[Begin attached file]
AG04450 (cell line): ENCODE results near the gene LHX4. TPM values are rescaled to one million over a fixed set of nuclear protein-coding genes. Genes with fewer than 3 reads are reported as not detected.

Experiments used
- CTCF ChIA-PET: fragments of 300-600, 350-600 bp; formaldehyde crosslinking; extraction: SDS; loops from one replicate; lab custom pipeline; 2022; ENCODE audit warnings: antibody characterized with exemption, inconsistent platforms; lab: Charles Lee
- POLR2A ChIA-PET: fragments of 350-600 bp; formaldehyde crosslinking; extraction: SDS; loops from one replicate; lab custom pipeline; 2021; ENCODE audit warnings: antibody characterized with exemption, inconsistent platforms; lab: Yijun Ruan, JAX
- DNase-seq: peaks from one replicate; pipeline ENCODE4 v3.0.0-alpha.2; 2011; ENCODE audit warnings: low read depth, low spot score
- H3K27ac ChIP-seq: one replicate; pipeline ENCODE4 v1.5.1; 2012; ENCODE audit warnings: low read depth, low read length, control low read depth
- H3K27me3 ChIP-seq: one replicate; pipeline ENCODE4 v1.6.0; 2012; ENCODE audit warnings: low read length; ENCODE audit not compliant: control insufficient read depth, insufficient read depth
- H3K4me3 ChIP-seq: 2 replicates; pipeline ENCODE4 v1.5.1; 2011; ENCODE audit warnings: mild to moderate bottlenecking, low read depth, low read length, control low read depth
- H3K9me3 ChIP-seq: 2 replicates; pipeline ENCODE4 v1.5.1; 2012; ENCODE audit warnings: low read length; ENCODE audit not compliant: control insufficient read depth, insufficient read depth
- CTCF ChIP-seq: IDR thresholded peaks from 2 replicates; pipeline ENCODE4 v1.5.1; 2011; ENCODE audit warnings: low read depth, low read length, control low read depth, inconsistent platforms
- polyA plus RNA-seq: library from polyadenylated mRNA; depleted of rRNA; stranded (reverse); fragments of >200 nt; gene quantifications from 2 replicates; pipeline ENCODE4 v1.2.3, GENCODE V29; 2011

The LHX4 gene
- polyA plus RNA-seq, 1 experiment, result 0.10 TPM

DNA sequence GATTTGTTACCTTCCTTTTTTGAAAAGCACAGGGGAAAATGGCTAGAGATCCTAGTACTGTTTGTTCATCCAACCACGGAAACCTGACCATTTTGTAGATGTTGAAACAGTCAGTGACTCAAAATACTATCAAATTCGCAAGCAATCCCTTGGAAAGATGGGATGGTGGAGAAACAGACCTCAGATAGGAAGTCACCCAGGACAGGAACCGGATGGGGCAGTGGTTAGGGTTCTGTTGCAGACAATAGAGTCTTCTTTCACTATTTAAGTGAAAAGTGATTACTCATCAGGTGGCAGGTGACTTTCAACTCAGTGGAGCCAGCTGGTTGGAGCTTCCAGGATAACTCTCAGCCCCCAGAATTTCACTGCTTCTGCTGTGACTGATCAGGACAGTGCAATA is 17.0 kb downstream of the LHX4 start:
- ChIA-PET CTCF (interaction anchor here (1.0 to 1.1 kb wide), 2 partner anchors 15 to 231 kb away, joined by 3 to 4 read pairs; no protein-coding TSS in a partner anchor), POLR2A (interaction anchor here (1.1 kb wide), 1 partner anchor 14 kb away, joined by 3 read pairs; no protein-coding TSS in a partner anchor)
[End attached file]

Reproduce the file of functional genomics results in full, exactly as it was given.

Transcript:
AG04450 (cell line): ENCODE results near the gene LHX4. TPM values are rescaled to one million over a fixed set of nuclear protein-coding genes. Genes with fewer than 3 reads are reported as not detected.

Experiments used
- CTCF ChIA-PET: fragments of 300-600, 350-600 bp; formaldehyde crosslinking; extraction: SDS; loops from one replicate; lab custom pipeline; 2022; ENCODE audit warnings: antibody characterized with exemption, inconsistent platforms; lab: Charles Lee
- POLR2A ChIA-PET: fragments of 350-600 bp; formaldehyde crosslinking; extraction: SDS; loops from one replicate; lab custom pipeline; 2021; ENCODE audit warnings: antibody characterized with exemption, inconsistent platforms; lab: Yijun Ruan, JAX
- DNase-seq: peaks from one replicate; pipeline ENCODE4 v3.0.0-alpha.2; 2011; ENCODE audit warnings: low read depth, low spot score
- H3K27ac ChIP-seq: one replicate; pipeline ENCODE4 v1.5.1; 2012; ENCODE audit warnings: low read depth, low read length, control low read depth
- H3K27me3 ChIP-seq: one replicate; pipeline ENCODE4 v1.6.0; 2012; ENCODE audit warnings: low read length; ENCODE audit not compliant: control insufficient read depth, insufficient read depth
- H3K4me3 ChIP-seq: 2 replicates; pipeline ENCODE4 v1.5.1; 2011; ENCODE audit warnings: mild to moderate bottlenecking, low read depth, low read length, control low read depth
- H3K9me3 ChIP-seq: 2 replicates; pipeline ENCODE4 v1.5.1; 2012; ENCODE audit warnings: low read length; ENCODE audit not compliant: control insufficient read depth, insufficient read depth
- CTCF ChIP-seq: IDR thresholded peaks from 2 replicates; pipeline ENCODE4 v1.5.1; 2011; ENCODE audit warnings: low read depth, low read length, control low read depth, inconsistent platforms
- polyA plus RNA-seq: library from polyadenylated mRNA; depleted of rRNA; stranded (reverse); fragments of >200 nt; gene quantifications from 2 replicates; pipeline ENCODE4 v1.2.3, GENCODE V29; 2011

The LHX4 gene
- polyA plus RNA-seq, 1 experiment, result 0.10 TPM

DNA sequence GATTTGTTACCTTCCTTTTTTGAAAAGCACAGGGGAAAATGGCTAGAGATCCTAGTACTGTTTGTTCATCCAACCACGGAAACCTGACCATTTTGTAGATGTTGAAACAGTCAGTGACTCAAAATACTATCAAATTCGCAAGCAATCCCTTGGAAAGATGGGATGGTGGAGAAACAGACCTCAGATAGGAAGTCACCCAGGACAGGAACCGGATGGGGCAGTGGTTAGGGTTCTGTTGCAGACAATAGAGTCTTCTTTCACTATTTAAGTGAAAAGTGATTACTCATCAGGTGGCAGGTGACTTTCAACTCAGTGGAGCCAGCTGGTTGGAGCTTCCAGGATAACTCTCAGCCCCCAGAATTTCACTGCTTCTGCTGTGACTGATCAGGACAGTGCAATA is 17.0 kb downstream of the LHX4 start:
- ChIA-PET CTCF (interaction anchor here (1.0 to 1.1 kb wide), 2 partner anchors 15 to 231 kb away, joined by 3 to 4 read pairs; no protein-coding TSS in a partner anchor), POLR2A (interaction anchor here (1.1 kb wide), 1 partner anchor 14 kb away, joined by 3 read pairs; no protein-coding TSS in a partner anchor)